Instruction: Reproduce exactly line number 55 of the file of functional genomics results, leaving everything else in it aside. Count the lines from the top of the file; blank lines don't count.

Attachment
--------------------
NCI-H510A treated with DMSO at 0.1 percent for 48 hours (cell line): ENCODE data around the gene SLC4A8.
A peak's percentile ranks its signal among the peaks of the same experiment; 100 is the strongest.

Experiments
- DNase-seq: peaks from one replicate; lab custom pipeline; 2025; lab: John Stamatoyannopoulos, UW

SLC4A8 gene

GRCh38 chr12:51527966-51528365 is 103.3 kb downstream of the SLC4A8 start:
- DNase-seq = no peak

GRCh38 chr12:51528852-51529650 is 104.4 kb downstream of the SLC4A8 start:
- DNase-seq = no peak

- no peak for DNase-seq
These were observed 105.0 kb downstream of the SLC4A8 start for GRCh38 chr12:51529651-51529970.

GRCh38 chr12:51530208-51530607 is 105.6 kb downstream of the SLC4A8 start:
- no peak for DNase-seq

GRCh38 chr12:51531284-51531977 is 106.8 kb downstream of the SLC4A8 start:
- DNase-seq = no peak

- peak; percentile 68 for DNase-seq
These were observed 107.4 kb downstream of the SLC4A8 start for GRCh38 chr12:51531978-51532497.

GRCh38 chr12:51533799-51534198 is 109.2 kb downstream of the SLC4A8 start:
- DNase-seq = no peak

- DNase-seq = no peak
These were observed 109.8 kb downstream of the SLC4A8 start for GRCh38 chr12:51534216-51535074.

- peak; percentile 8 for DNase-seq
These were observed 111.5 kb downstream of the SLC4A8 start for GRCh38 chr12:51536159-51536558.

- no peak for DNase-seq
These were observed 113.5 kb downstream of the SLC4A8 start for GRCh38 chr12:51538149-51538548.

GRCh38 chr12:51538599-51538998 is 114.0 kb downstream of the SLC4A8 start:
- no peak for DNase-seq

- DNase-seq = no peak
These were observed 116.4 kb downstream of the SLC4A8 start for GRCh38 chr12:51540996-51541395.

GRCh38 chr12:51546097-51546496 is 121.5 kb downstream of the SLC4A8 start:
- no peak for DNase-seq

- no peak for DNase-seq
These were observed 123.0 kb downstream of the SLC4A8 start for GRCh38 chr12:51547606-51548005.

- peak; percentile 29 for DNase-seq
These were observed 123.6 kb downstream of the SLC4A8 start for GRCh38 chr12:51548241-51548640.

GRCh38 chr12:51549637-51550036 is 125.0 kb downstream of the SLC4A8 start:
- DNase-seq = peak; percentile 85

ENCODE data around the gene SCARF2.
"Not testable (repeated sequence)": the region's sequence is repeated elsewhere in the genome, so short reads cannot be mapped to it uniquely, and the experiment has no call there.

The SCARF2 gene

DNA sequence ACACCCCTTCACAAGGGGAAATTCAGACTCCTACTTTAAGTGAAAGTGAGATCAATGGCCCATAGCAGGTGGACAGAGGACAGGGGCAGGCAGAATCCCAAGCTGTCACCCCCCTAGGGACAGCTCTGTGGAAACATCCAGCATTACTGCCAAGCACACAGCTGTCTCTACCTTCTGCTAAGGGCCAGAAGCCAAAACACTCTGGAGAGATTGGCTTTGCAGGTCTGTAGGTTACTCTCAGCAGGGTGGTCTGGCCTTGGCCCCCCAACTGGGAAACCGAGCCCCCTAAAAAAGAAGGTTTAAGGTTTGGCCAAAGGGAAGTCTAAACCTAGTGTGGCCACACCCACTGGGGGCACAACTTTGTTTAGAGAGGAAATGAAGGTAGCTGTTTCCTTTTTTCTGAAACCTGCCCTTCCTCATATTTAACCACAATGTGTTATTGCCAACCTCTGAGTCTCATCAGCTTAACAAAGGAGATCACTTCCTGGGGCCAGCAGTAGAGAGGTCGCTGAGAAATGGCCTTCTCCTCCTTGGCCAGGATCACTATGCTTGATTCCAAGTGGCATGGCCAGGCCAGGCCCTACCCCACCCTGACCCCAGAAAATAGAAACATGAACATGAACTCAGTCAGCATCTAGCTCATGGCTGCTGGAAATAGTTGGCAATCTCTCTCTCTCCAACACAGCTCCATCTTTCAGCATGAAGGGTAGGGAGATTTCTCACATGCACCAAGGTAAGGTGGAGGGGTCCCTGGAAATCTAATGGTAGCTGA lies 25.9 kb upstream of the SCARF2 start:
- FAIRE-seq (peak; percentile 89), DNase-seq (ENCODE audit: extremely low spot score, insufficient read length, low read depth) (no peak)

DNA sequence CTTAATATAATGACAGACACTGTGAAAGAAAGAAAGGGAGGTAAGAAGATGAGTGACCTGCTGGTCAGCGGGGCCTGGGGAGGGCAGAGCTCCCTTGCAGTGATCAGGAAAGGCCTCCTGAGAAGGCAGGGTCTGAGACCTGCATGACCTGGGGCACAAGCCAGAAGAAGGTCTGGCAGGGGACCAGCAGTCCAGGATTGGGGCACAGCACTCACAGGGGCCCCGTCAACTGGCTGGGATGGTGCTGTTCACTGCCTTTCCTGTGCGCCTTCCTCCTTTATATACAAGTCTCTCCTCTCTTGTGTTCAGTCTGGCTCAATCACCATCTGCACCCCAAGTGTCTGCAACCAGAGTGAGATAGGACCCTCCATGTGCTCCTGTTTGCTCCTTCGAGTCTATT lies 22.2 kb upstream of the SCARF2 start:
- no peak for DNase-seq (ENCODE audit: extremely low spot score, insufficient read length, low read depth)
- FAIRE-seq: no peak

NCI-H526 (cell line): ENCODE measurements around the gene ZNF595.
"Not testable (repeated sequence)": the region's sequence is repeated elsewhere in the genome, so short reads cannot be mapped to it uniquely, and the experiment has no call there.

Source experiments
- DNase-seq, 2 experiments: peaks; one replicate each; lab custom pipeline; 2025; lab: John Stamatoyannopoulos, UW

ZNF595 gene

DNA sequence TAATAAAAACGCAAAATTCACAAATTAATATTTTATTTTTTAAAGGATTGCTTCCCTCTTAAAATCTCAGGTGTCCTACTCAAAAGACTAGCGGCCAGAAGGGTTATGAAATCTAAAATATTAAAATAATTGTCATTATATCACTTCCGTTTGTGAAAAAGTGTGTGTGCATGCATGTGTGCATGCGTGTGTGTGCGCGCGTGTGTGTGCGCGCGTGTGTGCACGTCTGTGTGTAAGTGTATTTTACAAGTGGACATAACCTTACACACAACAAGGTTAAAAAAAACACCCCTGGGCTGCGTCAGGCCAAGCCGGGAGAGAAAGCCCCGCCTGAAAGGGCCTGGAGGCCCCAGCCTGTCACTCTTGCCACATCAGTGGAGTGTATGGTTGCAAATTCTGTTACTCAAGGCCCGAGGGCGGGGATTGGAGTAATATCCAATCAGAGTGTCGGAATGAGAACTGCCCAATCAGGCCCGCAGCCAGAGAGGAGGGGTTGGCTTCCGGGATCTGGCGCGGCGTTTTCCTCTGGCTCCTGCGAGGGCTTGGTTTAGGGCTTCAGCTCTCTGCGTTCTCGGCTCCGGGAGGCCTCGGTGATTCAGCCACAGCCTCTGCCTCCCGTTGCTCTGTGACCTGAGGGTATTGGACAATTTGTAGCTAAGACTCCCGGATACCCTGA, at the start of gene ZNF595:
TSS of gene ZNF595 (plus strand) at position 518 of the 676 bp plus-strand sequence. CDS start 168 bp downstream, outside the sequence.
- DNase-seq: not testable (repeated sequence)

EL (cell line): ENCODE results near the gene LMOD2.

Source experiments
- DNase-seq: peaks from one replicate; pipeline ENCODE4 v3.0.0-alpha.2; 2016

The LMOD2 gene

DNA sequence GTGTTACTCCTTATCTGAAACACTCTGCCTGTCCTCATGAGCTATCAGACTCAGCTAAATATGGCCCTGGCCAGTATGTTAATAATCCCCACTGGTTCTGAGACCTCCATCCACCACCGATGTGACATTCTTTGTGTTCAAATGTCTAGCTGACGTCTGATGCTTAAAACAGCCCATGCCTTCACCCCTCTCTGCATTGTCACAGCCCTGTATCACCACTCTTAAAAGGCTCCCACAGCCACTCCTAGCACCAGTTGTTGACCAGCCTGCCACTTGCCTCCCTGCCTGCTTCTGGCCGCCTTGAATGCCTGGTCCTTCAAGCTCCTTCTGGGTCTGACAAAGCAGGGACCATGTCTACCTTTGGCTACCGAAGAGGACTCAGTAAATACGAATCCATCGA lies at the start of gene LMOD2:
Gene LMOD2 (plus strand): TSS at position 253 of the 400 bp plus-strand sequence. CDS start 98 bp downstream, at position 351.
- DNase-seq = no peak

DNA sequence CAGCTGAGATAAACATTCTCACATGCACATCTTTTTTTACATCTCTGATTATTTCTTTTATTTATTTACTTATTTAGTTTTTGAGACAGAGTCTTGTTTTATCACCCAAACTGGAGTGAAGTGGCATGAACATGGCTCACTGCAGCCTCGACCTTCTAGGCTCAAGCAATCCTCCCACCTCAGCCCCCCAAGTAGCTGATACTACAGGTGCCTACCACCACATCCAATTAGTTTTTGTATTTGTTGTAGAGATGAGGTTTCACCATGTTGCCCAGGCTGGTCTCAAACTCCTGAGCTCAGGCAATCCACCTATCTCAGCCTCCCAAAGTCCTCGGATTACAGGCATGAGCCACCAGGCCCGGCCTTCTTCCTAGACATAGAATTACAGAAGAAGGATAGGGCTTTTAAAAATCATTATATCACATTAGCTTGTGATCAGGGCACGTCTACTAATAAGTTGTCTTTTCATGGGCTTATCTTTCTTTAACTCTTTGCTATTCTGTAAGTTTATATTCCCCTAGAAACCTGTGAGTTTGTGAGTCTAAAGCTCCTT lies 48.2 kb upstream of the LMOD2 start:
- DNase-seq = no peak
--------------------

Source experiments